Thinking across Cultures

By Donald M. Topping; Doris C. Crowell et al. | Go to book overview

and of their solutions or nonsolutions on the other hand: Although the examination of this question extends beyond the scope of the present discussion, let me just suggest an idea that may serve as the basis for further investigation. The articulation of mentation in verbal-like thought expressions of which the thinker is conscious allows the progression of thought in directions not planned or expected--in other words, it is the basis for cognitive novelty and creation. Were one aware only of thought expressions that define the problems or issues that one is to solve and of the solutions or end results of the processing associated with them, thinking would be confined to what, in one way or another, one already knows or is concerned with. One's being conscious of intermediate thought expressions and the concretization of conscious thoughts in forms with a particular medium introduces into human thinking aspects which are from the perspective of problem-solving redundant or irrelevant. These very aspects, however, allow the cognitive system to proceed in directions other than ones the thinker might have envisaged at the onset of his or her mentation. A manifest example of this pattern noted in the foregoing discussion is the contribution of the particular phonological forms of the specific natural language in which a thought sequence is entertained. From the point of view of information processing what is important is the content of thinking, hence the particular phonological articulation is totally irrelevant. Yet, given that thoughts are concretized in a particular medium, additional veins are provided that the cognitive system may use. Indeed, given that these veins or aspects are, from the perspective of the content being entertained, irrelevant, they enable thought to proceed in directions which are contentually novel.3 The medium-based and lexical couplings serve precisely this function. Thus, in a sequence like (3) the purely accidental commonality of phonological form in English and in Hebrew may enable one to start with thinking of a dog and end up with thinking of sentimental feelings--the sequence could have, for instance, continued with the memory of a friend shedding tears coming to the thinker's mind, followed by thoughts contentually concerned with affective and romantic issues. Actual examples of this sort are, indeed, encountered in the corpus and their detailed analysis is to be elaborated elsewhere.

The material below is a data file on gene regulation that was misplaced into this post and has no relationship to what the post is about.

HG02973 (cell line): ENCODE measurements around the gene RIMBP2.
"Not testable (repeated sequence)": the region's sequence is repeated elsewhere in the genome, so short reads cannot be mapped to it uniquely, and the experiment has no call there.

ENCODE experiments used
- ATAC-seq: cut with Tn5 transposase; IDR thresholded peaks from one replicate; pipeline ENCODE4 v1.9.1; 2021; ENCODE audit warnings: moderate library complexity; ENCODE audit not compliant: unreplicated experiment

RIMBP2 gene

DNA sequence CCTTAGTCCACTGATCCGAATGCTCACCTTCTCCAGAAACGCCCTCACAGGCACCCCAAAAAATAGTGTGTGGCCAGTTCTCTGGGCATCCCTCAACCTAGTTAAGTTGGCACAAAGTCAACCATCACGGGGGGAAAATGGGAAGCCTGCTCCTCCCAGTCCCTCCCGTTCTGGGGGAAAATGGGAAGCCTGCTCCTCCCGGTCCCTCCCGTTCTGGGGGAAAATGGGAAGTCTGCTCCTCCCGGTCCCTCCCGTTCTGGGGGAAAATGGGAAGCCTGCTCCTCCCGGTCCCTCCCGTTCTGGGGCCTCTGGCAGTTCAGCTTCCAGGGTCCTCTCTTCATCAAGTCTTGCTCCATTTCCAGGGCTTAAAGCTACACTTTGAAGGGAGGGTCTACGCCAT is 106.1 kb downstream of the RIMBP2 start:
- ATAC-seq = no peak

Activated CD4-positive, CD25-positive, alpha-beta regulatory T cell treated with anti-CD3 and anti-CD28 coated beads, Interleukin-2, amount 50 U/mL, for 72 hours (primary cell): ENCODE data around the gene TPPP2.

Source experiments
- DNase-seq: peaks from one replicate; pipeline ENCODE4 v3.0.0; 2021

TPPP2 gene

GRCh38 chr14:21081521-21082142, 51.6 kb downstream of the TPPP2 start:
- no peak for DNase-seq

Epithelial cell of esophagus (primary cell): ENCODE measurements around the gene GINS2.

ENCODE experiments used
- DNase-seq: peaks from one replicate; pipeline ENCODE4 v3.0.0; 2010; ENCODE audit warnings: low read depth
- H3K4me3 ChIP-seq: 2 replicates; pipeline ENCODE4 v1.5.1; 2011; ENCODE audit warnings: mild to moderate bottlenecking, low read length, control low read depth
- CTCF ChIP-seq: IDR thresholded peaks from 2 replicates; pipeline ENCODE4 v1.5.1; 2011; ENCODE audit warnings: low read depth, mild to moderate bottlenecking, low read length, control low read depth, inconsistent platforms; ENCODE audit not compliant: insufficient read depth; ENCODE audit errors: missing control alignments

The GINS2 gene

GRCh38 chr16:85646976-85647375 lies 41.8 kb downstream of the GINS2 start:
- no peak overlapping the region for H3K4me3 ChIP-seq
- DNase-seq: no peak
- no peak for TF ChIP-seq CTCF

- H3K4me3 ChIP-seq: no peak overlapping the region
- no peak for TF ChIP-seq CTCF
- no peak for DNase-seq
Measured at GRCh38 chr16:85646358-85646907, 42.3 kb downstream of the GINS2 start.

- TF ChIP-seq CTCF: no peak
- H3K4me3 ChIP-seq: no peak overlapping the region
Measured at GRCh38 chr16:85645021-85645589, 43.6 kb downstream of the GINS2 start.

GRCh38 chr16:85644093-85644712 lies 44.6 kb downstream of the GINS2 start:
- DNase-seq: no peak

ACKNOWLEDGMENT

The research was supported in part by grants from the Faculty of Social Science and the Institute for Human Development, both of the Hebrew University of Jerusalem. It could not have been completed without the close

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3
This pattern may be an instantiation of a much more general functional principle whereby novelty is generated from redundancy and noise and order from disorder; for a general exposition in this thesis see Atlan ( 1979).

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